Interviews

Himali Singh Soin

The quantum entanglement of all mountains

Still from Himali Singh Soin’s An Affirmation, 2022.

“Static Range,” Himali Singh Soin’s solo exhibition at the Art Institute of Chicago, invites viewers into a toxic, lovelorn nuclear landscape. The show draws its inspiration from a tragically absurd episode in Cold War history involving a four-pound plutonium device that the CIA and Indian Intelligence Bureau misplaced in the Himalayas. Building on a long-term project that counters official history by animating the nonhuman subjectivities at its margins, Soin utilizes poetry, music, animation, an artists’ book, textiles, and ceramics to speculate on ecological grief and climate catastrophe, as well as to offer shelter and healing. “Static Range” is on view through May 15.

I’VE GROWN UP WITH MOUNTAINS, but they remain so mysterious to me. Like dreams, they’re irrational. They were once oceans and now hover over the world. Mountains don’t really have boundaries either. They thrust into rivers and lakes and meadows. They’re hard and wet, frozen and oleaginous. They’re a bit like us, ever-transforming, craving, skin and breath, always bracing to exist in another way.

In 1978, my father’s mountaineering expedition took a photograph of the patron mountain of the Indian Himalayas, Nanda Devi, which was later turned into a national stamp. Some years ago, I found this love letter that my mum had written to my dad, and it had the stamp of the mountain on it. That the mountain could now transmit messages was an enchanting conceit.

Nanda Devi means the goddess of happiness. Like all mountains, it is imprinted with dense layers of geopolitical strata. In 1965, during the height of the Cold War, the CIA collaborated with the Indian Intelligence Bureau to plant a nuclear-powered radio device at its summit in order to spy on Chinese nuclear missile tests. They were trying to see what the mountain saw. As if in an act of decolonial self-preservation, the mountain rustled up a storm. The men fled, and the device went missing.

Since then, the spy device’s invisible and uncontainable radioactivity may have leaked into the landscape’s periphery. Locals refer to Nanda Devi as a goddess and a witch alike. People have been falling ill around it, since its glacier trickles into the Ganges, a source of waterborne diseases due to India’s mishaps with modernity, but also a source of holy water for many who can’t afford not to believe.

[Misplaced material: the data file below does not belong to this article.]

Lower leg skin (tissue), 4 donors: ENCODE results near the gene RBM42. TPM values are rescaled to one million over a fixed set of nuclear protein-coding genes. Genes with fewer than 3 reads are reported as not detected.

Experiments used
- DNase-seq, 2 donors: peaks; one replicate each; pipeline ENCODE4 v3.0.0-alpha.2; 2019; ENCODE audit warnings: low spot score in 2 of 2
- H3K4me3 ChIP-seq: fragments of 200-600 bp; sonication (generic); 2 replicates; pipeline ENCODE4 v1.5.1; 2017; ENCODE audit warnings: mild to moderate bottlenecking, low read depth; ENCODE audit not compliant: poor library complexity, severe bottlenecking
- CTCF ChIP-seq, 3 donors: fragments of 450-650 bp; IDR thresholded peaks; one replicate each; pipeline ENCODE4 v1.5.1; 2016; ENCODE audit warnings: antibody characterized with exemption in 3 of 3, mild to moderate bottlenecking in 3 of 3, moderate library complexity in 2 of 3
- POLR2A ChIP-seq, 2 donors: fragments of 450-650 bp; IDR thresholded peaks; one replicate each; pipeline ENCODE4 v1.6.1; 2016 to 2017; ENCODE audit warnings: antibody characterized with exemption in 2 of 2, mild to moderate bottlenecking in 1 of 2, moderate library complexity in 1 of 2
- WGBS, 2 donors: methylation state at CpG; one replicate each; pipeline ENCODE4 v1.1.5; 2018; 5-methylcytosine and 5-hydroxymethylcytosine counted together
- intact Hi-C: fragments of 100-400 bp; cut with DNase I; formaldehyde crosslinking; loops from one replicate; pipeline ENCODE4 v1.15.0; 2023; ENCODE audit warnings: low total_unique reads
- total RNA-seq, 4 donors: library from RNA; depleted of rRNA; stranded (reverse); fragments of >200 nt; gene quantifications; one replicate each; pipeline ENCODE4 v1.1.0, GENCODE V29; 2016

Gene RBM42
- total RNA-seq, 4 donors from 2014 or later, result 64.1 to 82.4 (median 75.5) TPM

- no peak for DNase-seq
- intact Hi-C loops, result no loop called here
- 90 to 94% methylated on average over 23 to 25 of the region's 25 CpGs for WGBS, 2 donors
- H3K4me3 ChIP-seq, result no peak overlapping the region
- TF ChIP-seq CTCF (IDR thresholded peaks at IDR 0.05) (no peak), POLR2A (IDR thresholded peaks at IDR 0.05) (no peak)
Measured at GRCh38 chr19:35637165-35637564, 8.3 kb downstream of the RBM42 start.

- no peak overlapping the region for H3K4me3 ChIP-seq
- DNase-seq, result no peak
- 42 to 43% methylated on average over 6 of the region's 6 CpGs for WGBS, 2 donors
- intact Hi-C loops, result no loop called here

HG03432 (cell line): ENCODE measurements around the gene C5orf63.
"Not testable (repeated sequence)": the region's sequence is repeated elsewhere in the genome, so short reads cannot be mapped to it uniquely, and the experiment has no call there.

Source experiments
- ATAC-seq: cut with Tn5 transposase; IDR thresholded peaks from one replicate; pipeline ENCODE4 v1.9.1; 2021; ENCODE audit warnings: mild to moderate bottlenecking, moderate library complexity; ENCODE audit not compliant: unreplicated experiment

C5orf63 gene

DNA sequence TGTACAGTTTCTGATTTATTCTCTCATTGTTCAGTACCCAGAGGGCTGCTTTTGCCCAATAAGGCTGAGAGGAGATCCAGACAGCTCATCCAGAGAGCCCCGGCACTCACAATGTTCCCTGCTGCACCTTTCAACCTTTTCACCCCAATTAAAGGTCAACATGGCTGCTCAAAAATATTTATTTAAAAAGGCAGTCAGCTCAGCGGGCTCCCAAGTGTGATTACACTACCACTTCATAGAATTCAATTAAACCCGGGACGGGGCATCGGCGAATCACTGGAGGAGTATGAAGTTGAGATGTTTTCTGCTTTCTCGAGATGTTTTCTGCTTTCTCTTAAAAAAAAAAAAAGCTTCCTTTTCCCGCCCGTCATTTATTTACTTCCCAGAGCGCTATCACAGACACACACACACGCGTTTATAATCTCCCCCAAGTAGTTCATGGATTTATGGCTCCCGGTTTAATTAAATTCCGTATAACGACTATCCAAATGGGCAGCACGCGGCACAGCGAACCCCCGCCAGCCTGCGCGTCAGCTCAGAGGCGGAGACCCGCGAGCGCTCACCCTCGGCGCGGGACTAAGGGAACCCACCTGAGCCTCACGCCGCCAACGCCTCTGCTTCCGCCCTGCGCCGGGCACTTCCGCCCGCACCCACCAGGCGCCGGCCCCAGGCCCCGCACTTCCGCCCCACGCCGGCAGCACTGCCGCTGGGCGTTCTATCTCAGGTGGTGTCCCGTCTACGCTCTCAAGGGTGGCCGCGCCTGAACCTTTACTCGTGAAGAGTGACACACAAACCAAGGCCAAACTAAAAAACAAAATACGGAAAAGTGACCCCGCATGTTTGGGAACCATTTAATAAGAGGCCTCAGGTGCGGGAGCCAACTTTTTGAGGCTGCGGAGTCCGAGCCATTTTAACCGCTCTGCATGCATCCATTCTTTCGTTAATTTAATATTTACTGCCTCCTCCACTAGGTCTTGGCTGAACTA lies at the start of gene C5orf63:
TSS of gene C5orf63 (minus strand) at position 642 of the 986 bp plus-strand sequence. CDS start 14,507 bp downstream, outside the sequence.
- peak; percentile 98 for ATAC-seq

Still from Himali Singh Soin’s Static Range, 2022.

At the height of the pandemic, when the epistolary form felt like it could hold desire over distances, I began writing a letter—from the spy device to the mountain. The language that emerged revealed a warm, corroding dependency between the mountain and the alien body it hosted. The animated film that accompanies the letter, Static Range, features my father’s stamp morphing amid what I call the nuclear sublime—a radiant, ir/reverent, and magnetic condition inspired by my research on the effects of radiation on celluloid. The soundscape, played by my partner, David Soin Tappeser, on Himalayan kettledrums, sounds like static and glitches layered with Uyghur rhythms, subliminally folding in this community’s suppression in the Xinjiang region that the device overlooked.

I reprised the concept as a stamp book, also titled Static Range. Each page contains four perforated, lickable stamps. I didn’t want any more words, just saliva. I wanted to be able to consume art by sending it away, by ripping it apart, eating it out. It’s tricky, trying to remain illegible to the structures of power that could put me in jail for this act, but that mutilated the mountain in the first place. After all, codes can be instrumentalized by spies and artists both.

Realizing that a letter must be requited, I made a second film, An Affirmation, in which the mountain responds to the atom. In it, a healer makes signs, as if transmitting long-term warning messages. Landscapes and bodies glow with cosmic energies (or nuclear radiation). The soundscape, also by Soin Tappeser, manipulates recordings of choirs performing near nuclear facilities in the Lake District, Chernobyl, and Fukushima until they echo the toll of emergency alarms. I wanted to aurally evoke the transnational entanglement of remote exclusion zones. Maybe all mountains, sacred and magnificent, are quantumly connected by decaying atoms.

When it came to holding these narratives together at the Art Institute, I was mesmerized by the healing, peaceful views of Mount Fuji in their collection. I chose three woodblock prints by Isoda Koryūsai, Shikō Munakata, and Kawase Hasui. Their images of Fuji, while haunted by the ghosts of Hiroshima, Nagasaki, and Fukushima, bring our attention back to the form of the mountain, the lines of the triangle, the base and the peak, the portal between soil and sky, the throat of the world, its vertiginous indifference, its memory gate.

Looking into the history of nuclear reactors and weaponry in Chicago, another shape struck me: the womblike vessel of the Fat Man bomb developed by the Manhattan Project. I had begun noticing how reactors looked like religious sites. So I made, as the nucleus of my show, a ceramic titled Body of Light, drawing on this form. The glazes are crystalline, so that they seem half-alive, proliferating. They were inspired by the colors of the Tibetan Buddhist “rainbow body,” a postmortem state during which the physical corpse dissolves into a luminous body of light. I wanted to hold the sacred in a tense state of existence with the violent, and the fragile and the impenetrable. The thing about glazing is you can’t control the outcome, whether the crystals will look like flowers or fungus. That’s the nuclear sublime.

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